If desired, a protective cover 415 may be provided which turns with the spindle 361 (Fig. 30). The chips falling on it can then be swept off the moving cover by a stationary part 416.

For further details of the structure of the work support, of the inertia member, and the dynamic mass balance provisions, reference is made to my two above mentioned patent applications.

General disposition Figs. 33 and 34 show the general disposition of a machine having a three cutter design. The work support and drive is placed in the machine base 440. The top 441 is supported by three columns 442 of circular cross section which are rigidly secured both to the base and the top. Adjacent both their upper and lower ends, the columns 442 have helical grooves 443 which constitute a helical thread with wide top lands 444. The thread at the base of each column is engaged by a pair of nuts 445, 446 disposed in an opening 447 of the base and abutting opposite sides 448 of the opening. The nuts are located in the base.

knurled, as denoted at 450, on their outer surfaces for better grip.

At the top of each column at opposite sides of the top 441 are a pair of nuts 451, 452, one acting through a washer 453. In this way, the columns 442 are rigidly secured both to the base 440 and top 441.

The cutters and cutter slides are carried on a common base 231 with which the elevator 231' is rigid. The columns 442 extend through fitting bores of the elevator 231'. Intermediate the upper and lower ends of the elevator are a plurality of openings 454, one for each column. A stop-nut 455 threads on each column. Each stop-nut is accessible through the associated opening 454. Each may be provided with a conical upper surface 456.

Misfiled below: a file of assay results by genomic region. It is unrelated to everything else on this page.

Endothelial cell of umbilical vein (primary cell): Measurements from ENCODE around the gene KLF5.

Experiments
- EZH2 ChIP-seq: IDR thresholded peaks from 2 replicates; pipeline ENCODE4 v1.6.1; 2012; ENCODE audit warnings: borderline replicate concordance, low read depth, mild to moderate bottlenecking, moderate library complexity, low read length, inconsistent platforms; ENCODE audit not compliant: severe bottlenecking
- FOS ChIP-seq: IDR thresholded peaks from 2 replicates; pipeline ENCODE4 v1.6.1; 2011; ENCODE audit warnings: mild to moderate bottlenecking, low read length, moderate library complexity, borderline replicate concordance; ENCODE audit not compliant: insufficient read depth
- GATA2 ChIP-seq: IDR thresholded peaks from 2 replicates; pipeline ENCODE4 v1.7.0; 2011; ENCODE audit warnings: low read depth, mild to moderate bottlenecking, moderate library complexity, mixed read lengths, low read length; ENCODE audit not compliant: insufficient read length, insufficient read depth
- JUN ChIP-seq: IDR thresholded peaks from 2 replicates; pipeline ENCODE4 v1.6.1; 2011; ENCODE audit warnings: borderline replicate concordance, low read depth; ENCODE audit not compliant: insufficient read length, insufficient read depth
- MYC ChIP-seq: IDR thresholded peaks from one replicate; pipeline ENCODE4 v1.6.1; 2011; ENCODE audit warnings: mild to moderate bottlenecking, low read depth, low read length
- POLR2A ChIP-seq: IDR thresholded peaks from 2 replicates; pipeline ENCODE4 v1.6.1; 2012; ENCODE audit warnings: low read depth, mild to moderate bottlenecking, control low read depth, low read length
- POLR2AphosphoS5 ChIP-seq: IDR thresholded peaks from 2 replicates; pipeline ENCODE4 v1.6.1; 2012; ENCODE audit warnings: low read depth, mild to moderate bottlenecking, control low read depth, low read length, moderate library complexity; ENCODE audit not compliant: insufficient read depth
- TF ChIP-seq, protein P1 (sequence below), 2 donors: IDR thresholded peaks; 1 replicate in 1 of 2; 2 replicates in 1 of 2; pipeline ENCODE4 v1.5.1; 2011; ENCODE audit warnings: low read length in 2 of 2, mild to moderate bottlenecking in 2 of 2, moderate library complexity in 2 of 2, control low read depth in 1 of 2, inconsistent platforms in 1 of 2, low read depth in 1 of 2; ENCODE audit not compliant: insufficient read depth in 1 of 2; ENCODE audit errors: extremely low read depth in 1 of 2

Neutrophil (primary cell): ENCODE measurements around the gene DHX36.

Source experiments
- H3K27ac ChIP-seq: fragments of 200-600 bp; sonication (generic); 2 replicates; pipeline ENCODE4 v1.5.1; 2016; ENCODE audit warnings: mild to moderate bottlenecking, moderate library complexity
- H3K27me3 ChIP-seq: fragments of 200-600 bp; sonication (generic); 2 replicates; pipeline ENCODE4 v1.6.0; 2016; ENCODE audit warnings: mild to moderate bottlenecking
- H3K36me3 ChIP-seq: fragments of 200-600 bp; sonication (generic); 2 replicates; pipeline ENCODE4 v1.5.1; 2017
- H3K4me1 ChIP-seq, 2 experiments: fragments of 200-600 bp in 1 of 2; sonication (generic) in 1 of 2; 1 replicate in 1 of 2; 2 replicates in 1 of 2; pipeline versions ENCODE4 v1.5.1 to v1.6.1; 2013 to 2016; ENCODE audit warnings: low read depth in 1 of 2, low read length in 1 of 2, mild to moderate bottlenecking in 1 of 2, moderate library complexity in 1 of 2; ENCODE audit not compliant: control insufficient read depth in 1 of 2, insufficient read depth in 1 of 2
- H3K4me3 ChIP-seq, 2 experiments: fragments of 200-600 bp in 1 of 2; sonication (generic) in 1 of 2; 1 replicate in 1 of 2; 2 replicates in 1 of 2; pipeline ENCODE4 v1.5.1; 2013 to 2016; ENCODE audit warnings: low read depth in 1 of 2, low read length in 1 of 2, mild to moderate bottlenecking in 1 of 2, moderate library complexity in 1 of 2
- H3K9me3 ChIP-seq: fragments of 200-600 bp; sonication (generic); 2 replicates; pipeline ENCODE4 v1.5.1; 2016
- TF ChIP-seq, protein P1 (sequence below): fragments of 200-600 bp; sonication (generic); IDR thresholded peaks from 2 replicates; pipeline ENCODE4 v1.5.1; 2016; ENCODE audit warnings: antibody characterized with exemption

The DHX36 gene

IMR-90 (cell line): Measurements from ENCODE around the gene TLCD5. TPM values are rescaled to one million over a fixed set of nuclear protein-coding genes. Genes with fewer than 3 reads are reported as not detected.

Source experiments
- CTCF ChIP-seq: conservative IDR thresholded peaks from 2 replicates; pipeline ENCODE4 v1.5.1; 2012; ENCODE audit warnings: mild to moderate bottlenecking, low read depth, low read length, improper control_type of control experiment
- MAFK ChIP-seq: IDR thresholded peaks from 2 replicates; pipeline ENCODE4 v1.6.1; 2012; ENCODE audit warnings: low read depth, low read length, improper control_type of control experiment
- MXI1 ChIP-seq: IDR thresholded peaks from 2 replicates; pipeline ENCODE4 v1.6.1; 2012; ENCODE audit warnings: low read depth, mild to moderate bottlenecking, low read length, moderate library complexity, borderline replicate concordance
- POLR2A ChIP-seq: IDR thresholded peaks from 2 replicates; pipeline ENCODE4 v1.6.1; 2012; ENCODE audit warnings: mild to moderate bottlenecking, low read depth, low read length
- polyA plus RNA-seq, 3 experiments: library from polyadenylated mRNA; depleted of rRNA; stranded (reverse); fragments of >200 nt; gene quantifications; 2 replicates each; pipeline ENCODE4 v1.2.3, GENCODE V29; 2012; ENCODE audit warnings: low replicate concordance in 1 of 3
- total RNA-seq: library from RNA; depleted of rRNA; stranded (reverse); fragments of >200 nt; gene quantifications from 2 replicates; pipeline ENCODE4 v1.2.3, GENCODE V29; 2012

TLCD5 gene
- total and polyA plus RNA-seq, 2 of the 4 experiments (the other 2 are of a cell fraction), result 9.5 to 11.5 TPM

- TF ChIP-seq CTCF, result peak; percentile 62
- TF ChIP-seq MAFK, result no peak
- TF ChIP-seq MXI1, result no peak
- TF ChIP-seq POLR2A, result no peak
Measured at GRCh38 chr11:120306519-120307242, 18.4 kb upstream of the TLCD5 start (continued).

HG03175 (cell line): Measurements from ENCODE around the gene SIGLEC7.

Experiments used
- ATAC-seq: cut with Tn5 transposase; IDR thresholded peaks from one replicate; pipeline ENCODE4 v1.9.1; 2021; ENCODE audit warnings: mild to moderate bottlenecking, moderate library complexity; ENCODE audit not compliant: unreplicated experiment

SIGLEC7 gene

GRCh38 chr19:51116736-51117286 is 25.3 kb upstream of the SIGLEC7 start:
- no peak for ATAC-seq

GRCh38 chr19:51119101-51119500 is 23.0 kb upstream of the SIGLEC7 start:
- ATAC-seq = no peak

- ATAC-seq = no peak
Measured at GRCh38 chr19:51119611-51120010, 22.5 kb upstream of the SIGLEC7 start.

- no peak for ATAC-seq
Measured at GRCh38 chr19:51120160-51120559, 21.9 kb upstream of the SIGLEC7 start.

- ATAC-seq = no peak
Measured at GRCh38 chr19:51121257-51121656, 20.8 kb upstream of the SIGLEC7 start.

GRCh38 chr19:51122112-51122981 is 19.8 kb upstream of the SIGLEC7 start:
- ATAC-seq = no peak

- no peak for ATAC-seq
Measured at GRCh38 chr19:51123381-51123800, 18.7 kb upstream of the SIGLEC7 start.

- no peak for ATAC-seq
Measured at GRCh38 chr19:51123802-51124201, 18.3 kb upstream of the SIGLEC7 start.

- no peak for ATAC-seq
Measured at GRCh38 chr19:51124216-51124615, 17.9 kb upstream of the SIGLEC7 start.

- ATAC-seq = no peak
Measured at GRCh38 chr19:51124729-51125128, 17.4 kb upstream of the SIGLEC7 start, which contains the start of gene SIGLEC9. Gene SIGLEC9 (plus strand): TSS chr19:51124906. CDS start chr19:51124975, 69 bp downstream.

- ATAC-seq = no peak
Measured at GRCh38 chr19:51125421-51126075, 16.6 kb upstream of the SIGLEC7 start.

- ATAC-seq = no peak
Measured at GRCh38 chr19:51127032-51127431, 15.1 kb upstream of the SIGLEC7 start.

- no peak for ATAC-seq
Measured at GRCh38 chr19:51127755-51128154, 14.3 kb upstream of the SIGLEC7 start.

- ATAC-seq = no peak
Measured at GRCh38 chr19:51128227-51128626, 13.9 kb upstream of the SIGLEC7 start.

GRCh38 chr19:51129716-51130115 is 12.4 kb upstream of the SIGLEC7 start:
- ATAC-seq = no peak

waeThe openings 454, as well as the openings 447, are wide enough to permit introducing the nuts through I the openings.

The stop-nuts 455 serve to set the working position of the elevator 231', which is shown in its top or loading position. For cutting, the elevator is lowered until the sides 458 of the openings 454contact the end faces 456 of the stop-nuts 455. Each of the sides 458 has an internal conical surface matching the external conical surfaces 456 of the stop-nuts. The working position can be adjusted by raising or lowering the stop-nuts 455 on their threaded columns.

To operate the elevator, a hydraulic cylinder 460 (Fig. 34) is provided in the top 441. A piston 461 is reciprocable in this cylinder. Piston 461 is rigidly connected with a recessed plate 462 which is securedto the elevator 231'. For movement of the cutters to cutting position, the elevator is hydraulically lowered until it contacts the faces 456 of the stop-nuts 455. After completion of the cutting operation, the elevator is hydraulically lifted to its loading position shown in Fig. 34.

It is of course important that the stop-nuts 455 be adjusted exactly to the same vertical positions. Their knurls 463 may be numbered; and they may be locked in the same positions by levers 464 pivotally mounted on the elevator at 465. The upper end of each lever 464 is secured by a screw 466 to the elevator 231'.

The machine is driven from an electric motor 470 The motor drives the shaft 471 through a pair of change gears 472 and the fixed gear reduction 473. A pinion 474 secured to the shaft 471 meshes with the gear 383 (Fig. 29), and thus drives shaft 380 with the face plates 374, 375, and also the crank plate 391 that effects reciprocation of the work.